The results of the index study may provide a crucial data on the pathogenesis of acute and chronic NP. Generally, it is believed that the exact cause of NP is not known, although there is consensus that the most likely causes of NP are multi-factorial in nature. Many patients with NP who suffer with chronic pain also state that in the early history of their illness, the symptoms were simply acute, and then later evolved into a long-term condition. In the last few decades, efforts have been made to identify patients with acute pain who are at high risk to develop chronic pain. This process of identification has significant theoretical and clinical importance. Previous research has recognised the role of psychosocial factors such as depression and anxiety in the pathophysiology of acute and chronic pain and in the transition from acute to chronic pain conditions (41). The present results supplement the existing literature about the transition from acute to chronic stage of NP. The results show that fatigue, depression, anxiety, and sleep disturbances are more prominent in chronic stage of NP than acute stage, thus implying that the above-mentioned factors might have a role in the aetiology of acute NP as well as in the transition from acute to chronic stage of NP. Therefore, management of these factors is probably essential in preventing or controlling the symptoms of NP. The present study results establish a link between fatigue, depression, anxiety, and sleep disturbance thus prompting us to suggest treating these symptoms as early as they are diagnosed.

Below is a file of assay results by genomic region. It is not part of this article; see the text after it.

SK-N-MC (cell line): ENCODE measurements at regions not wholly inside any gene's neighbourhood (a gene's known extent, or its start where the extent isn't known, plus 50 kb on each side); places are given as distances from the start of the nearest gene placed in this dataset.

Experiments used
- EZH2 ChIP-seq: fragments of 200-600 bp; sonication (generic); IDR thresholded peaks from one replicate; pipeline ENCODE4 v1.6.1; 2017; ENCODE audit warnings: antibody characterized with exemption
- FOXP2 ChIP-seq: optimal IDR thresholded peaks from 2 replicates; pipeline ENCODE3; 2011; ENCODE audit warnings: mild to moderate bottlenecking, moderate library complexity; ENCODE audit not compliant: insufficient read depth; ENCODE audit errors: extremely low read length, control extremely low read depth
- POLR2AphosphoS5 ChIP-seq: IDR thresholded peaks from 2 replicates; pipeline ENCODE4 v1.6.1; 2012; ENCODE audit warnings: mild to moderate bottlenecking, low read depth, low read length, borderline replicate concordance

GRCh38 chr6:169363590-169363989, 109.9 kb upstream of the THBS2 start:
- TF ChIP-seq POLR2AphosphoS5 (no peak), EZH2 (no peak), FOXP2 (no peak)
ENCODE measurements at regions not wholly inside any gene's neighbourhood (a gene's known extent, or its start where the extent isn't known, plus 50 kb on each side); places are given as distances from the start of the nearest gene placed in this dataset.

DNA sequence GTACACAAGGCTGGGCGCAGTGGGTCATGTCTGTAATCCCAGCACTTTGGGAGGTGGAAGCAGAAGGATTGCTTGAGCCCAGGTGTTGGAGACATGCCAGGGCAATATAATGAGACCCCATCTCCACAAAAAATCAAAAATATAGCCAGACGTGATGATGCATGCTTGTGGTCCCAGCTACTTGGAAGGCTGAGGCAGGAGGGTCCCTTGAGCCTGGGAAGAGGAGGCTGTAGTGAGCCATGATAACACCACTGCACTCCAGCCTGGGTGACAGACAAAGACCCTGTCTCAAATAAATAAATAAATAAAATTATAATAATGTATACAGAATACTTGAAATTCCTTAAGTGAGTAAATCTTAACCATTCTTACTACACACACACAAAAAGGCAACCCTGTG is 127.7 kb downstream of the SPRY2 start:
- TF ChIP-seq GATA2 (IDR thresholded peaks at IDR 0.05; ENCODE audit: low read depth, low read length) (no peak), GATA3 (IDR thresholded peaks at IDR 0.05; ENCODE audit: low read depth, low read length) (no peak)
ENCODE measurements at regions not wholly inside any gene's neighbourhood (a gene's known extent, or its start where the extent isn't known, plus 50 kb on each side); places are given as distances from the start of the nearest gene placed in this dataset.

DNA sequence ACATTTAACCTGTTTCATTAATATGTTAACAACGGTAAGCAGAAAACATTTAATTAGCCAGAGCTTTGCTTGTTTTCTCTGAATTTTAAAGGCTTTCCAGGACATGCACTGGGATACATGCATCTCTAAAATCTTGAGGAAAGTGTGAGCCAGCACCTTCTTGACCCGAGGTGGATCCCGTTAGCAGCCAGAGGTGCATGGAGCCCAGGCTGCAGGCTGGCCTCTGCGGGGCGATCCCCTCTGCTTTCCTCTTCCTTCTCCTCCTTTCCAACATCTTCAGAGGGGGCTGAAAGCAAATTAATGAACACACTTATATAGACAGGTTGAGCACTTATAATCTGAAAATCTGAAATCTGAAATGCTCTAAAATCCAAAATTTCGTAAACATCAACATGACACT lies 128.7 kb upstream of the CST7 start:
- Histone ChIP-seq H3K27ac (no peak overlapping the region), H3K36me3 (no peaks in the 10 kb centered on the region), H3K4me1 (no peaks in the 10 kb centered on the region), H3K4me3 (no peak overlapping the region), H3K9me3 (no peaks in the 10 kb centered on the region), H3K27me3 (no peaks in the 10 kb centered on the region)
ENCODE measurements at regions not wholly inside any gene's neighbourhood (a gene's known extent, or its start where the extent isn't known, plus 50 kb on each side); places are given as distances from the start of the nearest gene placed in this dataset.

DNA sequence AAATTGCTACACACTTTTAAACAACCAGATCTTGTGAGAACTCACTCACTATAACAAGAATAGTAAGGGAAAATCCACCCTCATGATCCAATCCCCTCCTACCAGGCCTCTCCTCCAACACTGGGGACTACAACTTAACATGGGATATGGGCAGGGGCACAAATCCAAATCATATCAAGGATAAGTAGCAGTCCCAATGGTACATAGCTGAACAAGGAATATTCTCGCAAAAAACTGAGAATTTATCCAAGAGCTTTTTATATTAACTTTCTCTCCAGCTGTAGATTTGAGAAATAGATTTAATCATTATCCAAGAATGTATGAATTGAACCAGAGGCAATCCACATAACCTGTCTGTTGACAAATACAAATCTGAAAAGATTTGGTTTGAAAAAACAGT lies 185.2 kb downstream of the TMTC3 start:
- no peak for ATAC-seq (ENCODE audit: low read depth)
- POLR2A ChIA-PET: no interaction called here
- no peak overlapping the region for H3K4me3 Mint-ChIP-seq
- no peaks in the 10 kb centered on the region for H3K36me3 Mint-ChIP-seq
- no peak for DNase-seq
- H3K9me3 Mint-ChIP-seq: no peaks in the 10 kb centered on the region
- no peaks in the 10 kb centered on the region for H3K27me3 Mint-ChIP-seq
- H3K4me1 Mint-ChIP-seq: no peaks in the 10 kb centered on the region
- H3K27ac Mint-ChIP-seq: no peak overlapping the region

This study highlights the role of fatigue, depression, anxiety, and sleep disturbance in NP. Appropriate intervention for these factors may help in decreasing pain associated co-morbidities in NP. Our findings suggest that fatigue management, reduction of depression and anxiety symptoms, and restoration of healthy sleep might be beneficial to NP patients to reduce their pain or to reduce his/her vulnerability to develop more severe stages of pain. The higher incidence of fatigue in chronic NP can also be used as a predictor for the development of chronicity. Consequently, improving these co-morbidities could reduce vulnerability to NP, and allow therapeutic interventions to be used more effectively.